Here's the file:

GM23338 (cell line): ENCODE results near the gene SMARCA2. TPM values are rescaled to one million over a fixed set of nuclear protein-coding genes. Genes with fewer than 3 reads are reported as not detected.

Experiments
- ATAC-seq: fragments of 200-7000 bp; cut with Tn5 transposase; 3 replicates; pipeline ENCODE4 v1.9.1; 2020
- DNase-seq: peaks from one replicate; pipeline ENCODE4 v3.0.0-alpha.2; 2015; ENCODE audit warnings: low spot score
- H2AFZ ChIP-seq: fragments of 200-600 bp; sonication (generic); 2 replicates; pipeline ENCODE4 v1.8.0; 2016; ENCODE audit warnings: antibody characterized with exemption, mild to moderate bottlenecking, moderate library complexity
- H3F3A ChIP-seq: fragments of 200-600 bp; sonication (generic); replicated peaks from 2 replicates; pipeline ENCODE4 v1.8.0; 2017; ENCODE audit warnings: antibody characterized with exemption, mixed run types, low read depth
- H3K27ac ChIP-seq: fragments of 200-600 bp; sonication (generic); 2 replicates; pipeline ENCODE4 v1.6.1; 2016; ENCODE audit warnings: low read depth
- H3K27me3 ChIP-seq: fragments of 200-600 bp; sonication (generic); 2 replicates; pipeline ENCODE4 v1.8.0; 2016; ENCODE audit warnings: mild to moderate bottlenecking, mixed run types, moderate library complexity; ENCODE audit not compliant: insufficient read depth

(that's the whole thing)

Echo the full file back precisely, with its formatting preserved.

GM23338 (cell line): ENCODE results near the gene SMARCA2. TPM values are rescaled to one million over a fixed set of nuclear protein-coding genes. Genes with fewer than 3 reads are reported as not detected.

Experiments
- ATAC-seq: fragments of 200-7000 bp; cut with Tn5 transposase; 3 replicates; pipeline ENCODE4 v1.9.1; 2020
- DNase-seq: peaks from one replicate; pipeline ENCODE4 v3.0.0-alpha.2; 2015; ENCODE audit warnings: low spot score
- H2AFZ ChIP-seq: fragments of 200-600 bp; sonication (generic); 2 replicates; pipeline ENCODE4 v1.8.0; 2016; ENCODE audit warnings: antibody characterized with exemption, mild to moderate bottlenecking, moderate library complexity
- H3F3A ChIP-seq: fragments of 200-600 bp; sonication (generic); replicated peaks from 2 replicates; pipeline ENCODE4 v1.8.0; 2017; ENCODE audit warnings: antibody characterized with exemption, mixed run types, low read depth
- H3K27ac ChIP-seq: fragments of 200-600 bp; sonication (generic); 2 replicates; pipeline ENCODE4 v1.6.1; 2016; ENCODE audit warnings: low read depth
- H3K27me3 ChIP-seq: fragments of 200-600 bp; sonication (generic); 2 replicates; pipeline ENCODE4 v1.8.0; 2016; ENCODE audit warnings: mild to moderate bottlenecking, mixed run types, moderate library complexity; ENCODE audit not compliant: insufficient read depth